SYSTEMS FOR PATIENT SUPPORT, MONITORING AND TREATMENT

A patient support system, such as a bed, stretcher, wheelchair or the like, has an electronic control system and a user interface. The electronic control system and the user interface control bed functions, such as articulation of the head, seat, and leg sections of the bed deck, and control and/or monitor the operation of medical equipment, such as heart rate monitors, blood pressure monitors, thermometers, sequential compression therapy devices, chest wall oscillation devices, respiratory therapy devices, blood oxygen monitors, and the like. In some embodiments, the electronic control system and user interface communicate with patient personal digital devices, such as audio players, computers, and phones. The user interface is on the headboard, footboard, and/or on a siderail of the bed in some embodiments.

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Description

CROSS-REFERENCE TO RELATED APPLICATIONS

This application claims the benefit, under 35 U.S.C. §119(e), of U.S. Provisional Application No. 61/224,851 which was filed Jul. 10, 2009 and U.S. Provisional Application No. 61/225,920 which was filed Jul. 15, 2009, both of which are hereby incorporated by reference herein.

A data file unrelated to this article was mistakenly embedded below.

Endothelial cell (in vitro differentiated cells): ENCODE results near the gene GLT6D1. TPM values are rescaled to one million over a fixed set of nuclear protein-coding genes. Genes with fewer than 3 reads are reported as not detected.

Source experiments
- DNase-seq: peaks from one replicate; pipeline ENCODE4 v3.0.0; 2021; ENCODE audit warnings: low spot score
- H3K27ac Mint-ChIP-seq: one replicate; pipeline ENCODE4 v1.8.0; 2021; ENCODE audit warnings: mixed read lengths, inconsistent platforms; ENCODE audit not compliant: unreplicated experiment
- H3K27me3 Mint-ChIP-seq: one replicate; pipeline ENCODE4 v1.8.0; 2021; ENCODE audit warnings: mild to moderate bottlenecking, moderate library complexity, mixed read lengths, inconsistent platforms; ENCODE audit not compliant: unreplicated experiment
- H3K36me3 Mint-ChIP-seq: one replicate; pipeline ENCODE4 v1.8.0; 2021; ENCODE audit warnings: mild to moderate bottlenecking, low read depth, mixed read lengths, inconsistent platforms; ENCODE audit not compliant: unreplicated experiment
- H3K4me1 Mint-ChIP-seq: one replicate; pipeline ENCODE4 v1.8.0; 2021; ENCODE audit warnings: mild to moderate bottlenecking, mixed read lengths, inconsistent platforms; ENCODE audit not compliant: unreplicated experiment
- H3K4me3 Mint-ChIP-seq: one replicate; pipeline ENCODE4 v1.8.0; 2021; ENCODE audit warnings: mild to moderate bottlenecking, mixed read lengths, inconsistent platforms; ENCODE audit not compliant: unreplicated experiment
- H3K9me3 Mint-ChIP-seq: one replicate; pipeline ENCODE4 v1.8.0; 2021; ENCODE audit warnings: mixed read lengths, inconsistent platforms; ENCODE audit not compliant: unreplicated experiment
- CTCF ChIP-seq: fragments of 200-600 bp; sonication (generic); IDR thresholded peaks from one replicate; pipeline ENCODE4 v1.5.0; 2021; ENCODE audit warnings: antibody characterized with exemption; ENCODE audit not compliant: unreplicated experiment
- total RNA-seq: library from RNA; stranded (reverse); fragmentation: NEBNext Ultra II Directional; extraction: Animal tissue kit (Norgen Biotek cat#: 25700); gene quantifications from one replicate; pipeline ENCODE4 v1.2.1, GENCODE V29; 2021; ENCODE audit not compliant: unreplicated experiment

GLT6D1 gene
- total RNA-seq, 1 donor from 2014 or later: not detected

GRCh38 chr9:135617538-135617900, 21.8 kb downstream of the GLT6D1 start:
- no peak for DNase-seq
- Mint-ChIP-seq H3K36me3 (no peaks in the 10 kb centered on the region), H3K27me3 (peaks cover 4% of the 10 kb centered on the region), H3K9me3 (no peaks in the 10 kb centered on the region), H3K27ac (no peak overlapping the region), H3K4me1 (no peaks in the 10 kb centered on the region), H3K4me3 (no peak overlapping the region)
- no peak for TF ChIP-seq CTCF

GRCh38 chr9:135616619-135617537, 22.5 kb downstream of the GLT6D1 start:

BACKGROUND

The present disclosure relates generally to patient support systems, such as beds, stretchers, wheelchairs and the like. More particularly, the present disclosure relates to patient supports having therapy delivery devices and/or physiologic monitoring devices integrated therewith.

Patient support systems such as hospital beds conventionally have features adapted to provide comfort to the patient, as well as to assist the caregiver in positioning and transporting the patient. For example, such beds can include articulating sections to allow the patient to be placed in a variety of positions, for comfort of the patient and to assist the caregiver in caring for the patient. Such beds might also include electronic displays to indicate the status of the various features of the bed, such as the brake status, the siderail position, and the bed height. Additionally, such beds can allow for communications with caregivers via audio components.